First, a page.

Spude to deliver Cash Lecture Robert L. Spude of the National Park Service will deliver the 1998 Joseph Harper Cash Memorial Lecture on Thursday, Oct. 22 in Farber Hall of Old Main at The University of South Dakota.
Since 1995, Spude has served as program leader of the National Register Programs/ Historian, Southwest System Support Office, Intermountain Region of the National Park Service at Santa Fe, NM.
Spude has been published widely in technical reports, scholarly journals and other publications about mining history historical preservation and the National Park Service interested in cultural resources.
Spude's talk addresses issues at the Klondike Gold Rush National Historical Park in Alaska where he was a park historian. 1998 is the centennial of the Klondike gold rush, which makes his talk timely.
Spude, who received his Ph.D. in history in 1989 from the University of Illinois following undergraduate and graduate work at Arizona State University, worked with the Klondike Gold Rush National Historical Park at Skagway, AK, where he collected historical data to support preservation and interpretation at the Klondike Park.
He produced two books, Chilkoot Trail in 1980 and Skagway, District of Columbia in 1983. During the late 1970s and 1980s, Spude worked on several assignments of Alaskan subject matter with funds from the Bureau of Land Management, Heritage Conservation and Recreation Service, and the National Park Service.
In 1988, Spude relocated to the Denver office of the National Park Service where he was chief of the National Preservation Programs for the Rocky Mountain Region.
In 1994, he assumed duties as deputy of the Office of Ecosystems and Strategic Management for the Denver office. Under his leadership, the office established ecosystem management plans for use by historians preparing environmental histories and cultural landscape background information for trial projects at Great Sand Dunes National Monument and Bent's Old Fort National Historic Site.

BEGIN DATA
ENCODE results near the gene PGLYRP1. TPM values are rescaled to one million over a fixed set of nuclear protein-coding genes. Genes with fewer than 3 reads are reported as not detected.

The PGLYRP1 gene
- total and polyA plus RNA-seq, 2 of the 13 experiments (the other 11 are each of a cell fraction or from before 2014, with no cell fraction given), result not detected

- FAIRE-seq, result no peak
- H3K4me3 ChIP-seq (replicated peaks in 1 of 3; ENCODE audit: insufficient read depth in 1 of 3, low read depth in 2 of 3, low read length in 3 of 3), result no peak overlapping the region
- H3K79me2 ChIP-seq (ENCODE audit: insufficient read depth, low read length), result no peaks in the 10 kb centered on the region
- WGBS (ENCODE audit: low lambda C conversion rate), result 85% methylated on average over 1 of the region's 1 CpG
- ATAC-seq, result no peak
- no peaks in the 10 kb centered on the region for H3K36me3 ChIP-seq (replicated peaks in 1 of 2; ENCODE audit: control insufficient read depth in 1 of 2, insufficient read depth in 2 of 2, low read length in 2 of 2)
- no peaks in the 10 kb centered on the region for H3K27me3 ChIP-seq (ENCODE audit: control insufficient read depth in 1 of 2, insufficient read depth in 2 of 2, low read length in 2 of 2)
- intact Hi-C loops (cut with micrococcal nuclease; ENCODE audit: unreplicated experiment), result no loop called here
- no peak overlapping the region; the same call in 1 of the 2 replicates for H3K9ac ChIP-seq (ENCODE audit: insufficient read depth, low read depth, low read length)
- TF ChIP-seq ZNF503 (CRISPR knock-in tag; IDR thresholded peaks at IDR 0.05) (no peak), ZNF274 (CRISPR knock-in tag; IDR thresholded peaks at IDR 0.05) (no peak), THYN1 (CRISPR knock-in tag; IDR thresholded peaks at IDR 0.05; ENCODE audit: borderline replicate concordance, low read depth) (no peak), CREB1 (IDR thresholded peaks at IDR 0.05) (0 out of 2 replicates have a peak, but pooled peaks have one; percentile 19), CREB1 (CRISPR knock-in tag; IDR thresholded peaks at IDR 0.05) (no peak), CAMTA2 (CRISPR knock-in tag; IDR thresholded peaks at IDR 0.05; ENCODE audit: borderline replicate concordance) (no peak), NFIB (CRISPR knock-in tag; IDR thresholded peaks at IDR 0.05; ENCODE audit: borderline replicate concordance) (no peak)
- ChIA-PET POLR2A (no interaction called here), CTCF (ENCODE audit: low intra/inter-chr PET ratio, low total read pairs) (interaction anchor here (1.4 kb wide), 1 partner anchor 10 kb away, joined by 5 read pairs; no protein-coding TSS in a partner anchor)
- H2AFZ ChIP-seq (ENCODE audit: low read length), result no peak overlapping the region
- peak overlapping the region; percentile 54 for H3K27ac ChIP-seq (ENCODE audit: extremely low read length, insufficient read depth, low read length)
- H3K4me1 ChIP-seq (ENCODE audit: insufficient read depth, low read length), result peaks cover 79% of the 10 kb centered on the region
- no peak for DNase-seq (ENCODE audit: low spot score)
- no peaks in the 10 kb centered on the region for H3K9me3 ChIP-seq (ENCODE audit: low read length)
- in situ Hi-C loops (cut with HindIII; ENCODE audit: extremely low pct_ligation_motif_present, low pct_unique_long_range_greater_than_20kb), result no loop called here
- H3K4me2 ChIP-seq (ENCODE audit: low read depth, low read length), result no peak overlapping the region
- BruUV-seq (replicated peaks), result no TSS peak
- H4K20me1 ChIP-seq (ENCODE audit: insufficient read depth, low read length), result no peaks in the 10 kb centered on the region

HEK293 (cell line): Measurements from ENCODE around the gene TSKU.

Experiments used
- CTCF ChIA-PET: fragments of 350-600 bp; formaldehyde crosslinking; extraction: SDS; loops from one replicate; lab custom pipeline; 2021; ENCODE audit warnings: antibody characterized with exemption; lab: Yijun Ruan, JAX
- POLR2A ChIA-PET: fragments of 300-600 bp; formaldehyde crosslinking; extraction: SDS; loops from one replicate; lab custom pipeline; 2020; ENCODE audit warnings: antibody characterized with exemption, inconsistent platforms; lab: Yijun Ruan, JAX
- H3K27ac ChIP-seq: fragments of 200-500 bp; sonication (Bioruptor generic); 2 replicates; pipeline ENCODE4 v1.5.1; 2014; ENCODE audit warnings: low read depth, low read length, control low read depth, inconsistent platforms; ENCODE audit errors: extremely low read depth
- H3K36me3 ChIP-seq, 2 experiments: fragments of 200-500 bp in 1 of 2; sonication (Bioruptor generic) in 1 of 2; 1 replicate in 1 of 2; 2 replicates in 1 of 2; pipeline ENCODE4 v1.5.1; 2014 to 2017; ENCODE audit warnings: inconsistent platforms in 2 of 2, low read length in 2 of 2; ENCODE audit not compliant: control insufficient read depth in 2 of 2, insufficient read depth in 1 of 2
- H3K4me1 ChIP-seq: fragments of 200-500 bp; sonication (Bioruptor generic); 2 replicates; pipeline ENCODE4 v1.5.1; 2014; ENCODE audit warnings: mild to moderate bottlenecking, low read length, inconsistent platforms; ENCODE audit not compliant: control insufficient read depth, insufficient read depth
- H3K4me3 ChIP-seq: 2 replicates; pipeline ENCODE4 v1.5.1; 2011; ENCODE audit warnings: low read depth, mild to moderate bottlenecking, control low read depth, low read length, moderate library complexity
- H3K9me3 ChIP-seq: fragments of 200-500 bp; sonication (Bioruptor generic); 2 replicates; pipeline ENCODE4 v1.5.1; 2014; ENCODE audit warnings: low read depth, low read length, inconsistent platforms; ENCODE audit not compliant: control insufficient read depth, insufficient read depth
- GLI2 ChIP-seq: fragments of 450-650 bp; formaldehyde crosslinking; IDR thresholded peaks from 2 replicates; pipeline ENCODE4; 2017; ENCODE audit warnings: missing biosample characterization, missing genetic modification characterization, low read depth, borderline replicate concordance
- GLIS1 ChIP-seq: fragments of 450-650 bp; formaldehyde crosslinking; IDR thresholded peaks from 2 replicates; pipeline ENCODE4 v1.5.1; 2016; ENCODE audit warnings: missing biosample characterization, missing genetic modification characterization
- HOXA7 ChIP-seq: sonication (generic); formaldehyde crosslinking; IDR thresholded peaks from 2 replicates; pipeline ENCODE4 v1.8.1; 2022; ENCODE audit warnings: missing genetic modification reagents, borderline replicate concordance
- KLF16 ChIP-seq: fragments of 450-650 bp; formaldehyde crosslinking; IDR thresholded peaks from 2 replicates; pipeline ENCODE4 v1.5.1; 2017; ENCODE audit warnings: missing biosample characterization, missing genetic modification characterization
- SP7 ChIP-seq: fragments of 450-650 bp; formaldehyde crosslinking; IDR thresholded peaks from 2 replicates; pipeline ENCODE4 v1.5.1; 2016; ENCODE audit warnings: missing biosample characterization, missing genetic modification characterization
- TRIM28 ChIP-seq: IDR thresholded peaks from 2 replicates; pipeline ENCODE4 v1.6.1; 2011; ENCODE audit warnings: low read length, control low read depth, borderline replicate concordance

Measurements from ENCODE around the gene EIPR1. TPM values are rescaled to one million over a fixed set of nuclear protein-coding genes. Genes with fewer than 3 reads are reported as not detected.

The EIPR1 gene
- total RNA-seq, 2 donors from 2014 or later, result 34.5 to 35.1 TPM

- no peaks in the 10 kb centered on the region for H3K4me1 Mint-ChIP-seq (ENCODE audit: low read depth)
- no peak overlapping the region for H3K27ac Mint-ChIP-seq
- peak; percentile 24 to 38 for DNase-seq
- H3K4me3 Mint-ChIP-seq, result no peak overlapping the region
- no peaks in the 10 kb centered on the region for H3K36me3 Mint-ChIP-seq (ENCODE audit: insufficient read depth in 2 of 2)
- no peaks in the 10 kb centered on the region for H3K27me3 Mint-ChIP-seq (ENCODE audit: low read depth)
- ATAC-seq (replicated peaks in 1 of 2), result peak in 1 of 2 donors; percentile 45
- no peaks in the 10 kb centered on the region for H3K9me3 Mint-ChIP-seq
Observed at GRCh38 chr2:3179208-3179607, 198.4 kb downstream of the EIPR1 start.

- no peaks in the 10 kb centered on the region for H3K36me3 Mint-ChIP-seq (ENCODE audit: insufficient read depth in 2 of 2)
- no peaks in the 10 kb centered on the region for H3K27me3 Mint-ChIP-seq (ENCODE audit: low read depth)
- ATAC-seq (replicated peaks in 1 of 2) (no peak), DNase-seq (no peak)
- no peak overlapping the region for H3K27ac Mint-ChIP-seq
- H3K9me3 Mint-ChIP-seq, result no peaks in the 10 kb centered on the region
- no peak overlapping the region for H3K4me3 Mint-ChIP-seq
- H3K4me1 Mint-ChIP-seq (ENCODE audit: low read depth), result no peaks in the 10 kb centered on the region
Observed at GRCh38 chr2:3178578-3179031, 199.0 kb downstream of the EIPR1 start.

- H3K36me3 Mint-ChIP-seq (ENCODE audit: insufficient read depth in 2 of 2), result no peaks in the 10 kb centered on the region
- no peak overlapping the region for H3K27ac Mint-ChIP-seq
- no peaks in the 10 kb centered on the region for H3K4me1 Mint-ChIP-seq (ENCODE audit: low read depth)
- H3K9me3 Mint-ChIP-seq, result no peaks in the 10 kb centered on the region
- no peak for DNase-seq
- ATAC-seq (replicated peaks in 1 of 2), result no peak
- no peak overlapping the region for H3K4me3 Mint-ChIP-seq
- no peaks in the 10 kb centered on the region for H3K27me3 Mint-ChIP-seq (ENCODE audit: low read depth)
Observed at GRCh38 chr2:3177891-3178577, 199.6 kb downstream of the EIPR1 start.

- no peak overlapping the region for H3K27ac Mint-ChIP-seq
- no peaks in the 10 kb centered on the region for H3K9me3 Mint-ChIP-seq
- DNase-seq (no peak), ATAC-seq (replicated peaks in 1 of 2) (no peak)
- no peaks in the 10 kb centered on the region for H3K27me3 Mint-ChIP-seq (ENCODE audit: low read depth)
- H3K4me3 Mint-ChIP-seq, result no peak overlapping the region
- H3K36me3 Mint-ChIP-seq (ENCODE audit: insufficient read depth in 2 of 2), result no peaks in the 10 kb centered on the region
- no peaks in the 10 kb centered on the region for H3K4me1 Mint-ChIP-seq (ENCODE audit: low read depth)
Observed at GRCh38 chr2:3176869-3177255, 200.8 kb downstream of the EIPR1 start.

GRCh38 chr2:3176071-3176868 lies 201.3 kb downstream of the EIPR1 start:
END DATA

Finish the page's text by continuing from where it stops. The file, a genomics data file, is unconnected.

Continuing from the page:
The Joseph Harper Cash Memorial Lecture Series was established to bring scholars in the fields of Indian studies, frontier, western and mining history to USD for presentations and discussions. The program was developed through private donations from Cash's family and friends.
Originally of Mitchell, Cash grew up in Bonesteel where he graduated from high school. He earned his bachelor's and master's degrees from USD and his doctorate from the University of Iowa in 1966.
Cash joined the USD faculty in 1968 as a professor of history. He held the position of Duke Research Professor of History, and from 1976-77 and again in 1987-1990, he served as director of the Institute of Indian Studies.
He was founder and director of the American Indian Research Project and the South Dakota Oral History Project, major divisions of the South Dakota Oral History Center.
Cash was named dean of the College of Arts and Sciences, a position he held for 10 years before returning to teaching.
Cash authored 10 books and numerous articles on South Dakota history, mining, Indians and oral history. He received the Robinson Award in 1990 in recognition of his work in preserving South Dakota history.